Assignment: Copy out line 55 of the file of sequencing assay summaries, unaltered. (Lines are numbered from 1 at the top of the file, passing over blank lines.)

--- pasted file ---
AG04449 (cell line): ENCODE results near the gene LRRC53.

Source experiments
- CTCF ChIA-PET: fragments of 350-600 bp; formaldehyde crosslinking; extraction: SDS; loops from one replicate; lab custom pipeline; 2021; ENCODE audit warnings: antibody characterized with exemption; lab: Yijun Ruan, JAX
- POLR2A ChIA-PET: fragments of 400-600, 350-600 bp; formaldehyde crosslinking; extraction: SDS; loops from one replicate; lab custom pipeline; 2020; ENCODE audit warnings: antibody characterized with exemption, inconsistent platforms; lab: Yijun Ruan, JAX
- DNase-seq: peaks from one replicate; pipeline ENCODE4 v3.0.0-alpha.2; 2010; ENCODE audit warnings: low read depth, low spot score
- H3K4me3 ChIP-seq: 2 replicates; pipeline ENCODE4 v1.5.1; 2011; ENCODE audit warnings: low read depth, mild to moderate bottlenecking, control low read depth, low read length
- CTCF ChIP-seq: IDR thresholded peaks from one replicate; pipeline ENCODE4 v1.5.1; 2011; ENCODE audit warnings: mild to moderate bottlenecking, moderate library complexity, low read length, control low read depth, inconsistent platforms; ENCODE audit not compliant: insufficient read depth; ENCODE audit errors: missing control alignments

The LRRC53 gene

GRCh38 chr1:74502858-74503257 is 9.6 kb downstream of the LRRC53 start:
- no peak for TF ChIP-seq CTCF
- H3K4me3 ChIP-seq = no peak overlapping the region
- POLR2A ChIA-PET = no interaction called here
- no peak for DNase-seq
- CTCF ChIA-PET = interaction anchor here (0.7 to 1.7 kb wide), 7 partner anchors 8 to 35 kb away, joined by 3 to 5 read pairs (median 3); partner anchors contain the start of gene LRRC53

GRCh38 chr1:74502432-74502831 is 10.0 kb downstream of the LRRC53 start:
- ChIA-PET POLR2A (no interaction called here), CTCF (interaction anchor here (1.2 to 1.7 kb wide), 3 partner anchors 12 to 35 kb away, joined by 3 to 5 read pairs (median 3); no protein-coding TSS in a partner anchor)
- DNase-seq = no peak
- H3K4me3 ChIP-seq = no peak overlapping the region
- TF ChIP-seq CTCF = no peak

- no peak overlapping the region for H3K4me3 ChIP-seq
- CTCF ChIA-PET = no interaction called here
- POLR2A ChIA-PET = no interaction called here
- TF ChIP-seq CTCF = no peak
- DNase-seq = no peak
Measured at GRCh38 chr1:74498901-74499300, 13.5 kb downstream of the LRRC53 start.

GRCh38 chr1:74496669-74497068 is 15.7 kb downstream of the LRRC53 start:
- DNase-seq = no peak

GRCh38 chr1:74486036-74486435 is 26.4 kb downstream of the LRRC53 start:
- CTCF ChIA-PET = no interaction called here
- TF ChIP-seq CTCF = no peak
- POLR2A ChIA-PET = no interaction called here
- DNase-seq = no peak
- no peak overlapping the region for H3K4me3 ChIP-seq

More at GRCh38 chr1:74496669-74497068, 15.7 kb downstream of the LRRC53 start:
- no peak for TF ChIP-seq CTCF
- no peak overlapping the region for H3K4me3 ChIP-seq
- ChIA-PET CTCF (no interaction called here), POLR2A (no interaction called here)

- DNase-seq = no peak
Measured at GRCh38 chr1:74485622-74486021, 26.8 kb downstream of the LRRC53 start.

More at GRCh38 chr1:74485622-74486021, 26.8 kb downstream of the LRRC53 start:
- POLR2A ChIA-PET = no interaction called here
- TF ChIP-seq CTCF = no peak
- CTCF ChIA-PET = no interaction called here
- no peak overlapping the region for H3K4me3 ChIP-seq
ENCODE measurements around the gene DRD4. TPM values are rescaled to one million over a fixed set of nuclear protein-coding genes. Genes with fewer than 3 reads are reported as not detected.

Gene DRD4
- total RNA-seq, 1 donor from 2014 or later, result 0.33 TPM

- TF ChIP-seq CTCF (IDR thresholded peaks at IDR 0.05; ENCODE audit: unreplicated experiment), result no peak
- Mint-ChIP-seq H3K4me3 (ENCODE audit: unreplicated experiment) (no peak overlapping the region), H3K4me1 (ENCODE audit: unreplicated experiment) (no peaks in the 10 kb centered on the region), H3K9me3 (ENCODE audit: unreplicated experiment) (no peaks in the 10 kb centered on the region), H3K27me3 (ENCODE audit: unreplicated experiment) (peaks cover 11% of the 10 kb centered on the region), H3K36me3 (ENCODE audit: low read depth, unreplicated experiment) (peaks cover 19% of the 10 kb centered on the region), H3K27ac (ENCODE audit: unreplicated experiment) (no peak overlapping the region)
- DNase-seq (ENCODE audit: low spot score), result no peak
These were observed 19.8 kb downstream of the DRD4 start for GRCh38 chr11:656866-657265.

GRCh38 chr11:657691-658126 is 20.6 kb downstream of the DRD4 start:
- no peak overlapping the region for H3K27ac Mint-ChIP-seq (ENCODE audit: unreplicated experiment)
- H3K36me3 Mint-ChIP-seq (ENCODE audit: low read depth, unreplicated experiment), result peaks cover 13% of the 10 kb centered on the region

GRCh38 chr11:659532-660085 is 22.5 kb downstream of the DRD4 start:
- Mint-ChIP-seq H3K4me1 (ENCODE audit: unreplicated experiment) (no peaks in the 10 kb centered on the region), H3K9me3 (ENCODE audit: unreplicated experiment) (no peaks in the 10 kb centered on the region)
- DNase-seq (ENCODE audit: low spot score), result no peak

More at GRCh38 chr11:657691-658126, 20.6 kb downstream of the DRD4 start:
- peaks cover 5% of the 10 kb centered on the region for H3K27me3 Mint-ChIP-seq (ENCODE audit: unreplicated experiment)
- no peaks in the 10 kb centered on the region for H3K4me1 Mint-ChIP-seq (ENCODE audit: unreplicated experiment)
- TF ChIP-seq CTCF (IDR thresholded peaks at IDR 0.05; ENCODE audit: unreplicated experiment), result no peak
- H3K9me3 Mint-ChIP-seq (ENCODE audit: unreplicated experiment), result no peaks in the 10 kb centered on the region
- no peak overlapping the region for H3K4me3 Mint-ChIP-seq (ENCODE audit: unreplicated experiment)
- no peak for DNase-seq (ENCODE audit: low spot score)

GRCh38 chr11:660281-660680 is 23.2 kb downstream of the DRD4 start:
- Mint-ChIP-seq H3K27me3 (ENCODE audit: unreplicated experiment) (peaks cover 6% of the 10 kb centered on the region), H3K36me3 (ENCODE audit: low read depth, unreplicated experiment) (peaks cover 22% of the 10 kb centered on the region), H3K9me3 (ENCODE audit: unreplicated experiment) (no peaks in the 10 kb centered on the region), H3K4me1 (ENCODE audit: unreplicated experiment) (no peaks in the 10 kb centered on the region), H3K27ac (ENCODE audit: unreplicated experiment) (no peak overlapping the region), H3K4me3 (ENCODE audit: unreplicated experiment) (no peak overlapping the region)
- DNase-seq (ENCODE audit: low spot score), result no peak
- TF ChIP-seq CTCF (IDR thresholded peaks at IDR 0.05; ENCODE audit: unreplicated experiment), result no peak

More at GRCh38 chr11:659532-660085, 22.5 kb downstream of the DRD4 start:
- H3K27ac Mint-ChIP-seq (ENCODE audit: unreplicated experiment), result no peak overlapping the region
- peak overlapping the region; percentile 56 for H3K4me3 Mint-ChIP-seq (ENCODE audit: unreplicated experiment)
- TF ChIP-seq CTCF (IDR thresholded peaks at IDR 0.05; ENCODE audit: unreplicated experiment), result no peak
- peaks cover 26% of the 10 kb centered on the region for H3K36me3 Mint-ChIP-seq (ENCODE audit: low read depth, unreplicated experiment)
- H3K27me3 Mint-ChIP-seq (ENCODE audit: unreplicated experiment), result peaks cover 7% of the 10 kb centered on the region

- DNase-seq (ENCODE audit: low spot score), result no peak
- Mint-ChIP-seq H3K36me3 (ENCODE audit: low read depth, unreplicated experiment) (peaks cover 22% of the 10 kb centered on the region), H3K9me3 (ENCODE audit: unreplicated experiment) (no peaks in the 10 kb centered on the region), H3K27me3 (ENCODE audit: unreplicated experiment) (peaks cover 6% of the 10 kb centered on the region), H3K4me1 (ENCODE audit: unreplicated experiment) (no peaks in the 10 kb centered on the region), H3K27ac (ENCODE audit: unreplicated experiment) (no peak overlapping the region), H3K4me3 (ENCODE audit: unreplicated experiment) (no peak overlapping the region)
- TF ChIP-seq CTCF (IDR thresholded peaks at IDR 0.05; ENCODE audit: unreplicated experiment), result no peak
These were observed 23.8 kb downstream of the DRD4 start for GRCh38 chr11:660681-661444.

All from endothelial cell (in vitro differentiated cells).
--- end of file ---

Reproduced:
GRCh38 chr11:659532-660085 is 22.5 kb downstream of the DRD4 start: